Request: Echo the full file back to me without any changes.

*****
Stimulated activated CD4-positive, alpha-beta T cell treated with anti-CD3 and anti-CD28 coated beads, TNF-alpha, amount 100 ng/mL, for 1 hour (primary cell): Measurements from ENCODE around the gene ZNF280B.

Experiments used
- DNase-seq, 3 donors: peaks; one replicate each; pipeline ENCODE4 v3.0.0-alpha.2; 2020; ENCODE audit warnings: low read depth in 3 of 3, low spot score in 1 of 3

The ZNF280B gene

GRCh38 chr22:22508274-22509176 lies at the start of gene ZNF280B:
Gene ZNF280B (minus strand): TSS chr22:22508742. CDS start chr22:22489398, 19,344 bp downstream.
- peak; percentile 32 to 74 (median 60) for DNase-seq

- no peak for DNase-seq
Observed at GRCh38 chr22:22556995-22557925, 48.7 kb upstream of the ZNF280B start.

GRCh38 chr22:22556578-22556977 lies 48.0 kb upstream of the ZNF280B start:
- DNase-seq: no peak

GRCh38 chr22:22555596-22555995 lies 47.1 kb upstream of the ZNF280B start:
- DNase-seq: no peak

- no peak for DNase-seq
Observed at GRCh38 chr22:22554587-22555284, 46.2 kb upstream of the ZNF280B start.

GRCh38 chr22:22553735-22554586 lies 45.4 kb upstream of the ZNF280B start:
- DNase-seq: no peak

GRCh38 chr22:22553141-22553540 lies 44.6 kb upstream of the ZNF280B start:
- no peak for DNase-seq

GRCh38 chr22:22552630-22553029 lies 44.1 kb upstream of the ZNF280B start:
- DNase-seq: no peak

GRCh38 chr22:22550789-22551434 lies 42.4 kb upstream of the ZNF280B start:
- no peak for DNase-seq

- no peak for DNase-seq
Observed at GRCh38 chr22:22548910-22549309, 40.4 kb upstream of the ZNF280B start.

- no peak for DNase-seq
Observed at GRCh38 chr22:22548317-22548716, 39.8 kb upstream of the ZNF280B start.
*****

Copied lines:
Stimulated activated CD4-positive, alpha-beta T cell treated with anti-CD3 and anti-CD28 coated beads, TNF-alpha, amount 100 ng/mL, for 1 hour (primary cell): Measurements from ENCODE around the gene ZNF280B.

Experiments used
- DNase-seq, 3 donors: peaks; one replicate each; pipeline ENCODE4 v3.0.0-alpha.2; 2020; ENCODE audit warnings: low read depth in 3 of 3, low spot score in 1 of 3

The ZNF280B gene

GRCh38 chr22:22508274-22509176 lies at the start of gene ZNF280B:
Gene ZNF280B (minus strand): TSS chr22:22508742. CDS start chr22:22489398, 19,344 bp downstream.
- peak; percentile 32 to 74 (median 60) for DNase-seq

- no peak for DNase-seq
Observed at GRCh38 chr22:22556995-22557925, 48.7 kb upstream of the ZNF280B start.

GRCh38 chr22:22556578-22556977 lies 48.0 kb upstream of the ZNF280B start:
- DNase-seq: no peak

GRCh38 chr22:22555596-22555995 lies 47.1 kb upstream of the ZNF280B start:
- DNase-seq: no peak

- no peak for DNase-seq
Observed at GRCh38 chr22:22554587-22555284, 46.2 kb upstream of the ZNF280B start.

GRCh38 chr22:22553735-22554586 lies 45.4 kb upstream of the ZNF280B start:
- DNase-seq: no peak

GRCh38 chr22:22553141-22553540 lies 44.6 kb upstream of the ZNF280B start:
- no peak for DNase-seq

GRCh38 chr22:22552630-22553029 lies 44.1 kb upstream of the ZNF280B start:
- DNase-seq: no peak

GRCh38 chr22:22550789-22551434 lies 42.4 kb upstream of the ZNF280B start:
- no peak for DNase-seq

- no peak for DNase-seq
Observed at GRCh38 chr22:22548910-22549309, 40.4 kb upstream of the ZNF280B start.

- no peak for DNase-seq
Observed at GRCh38 chr22:22548317-22548716, 39.8 kb upstream of the ZNF280B start.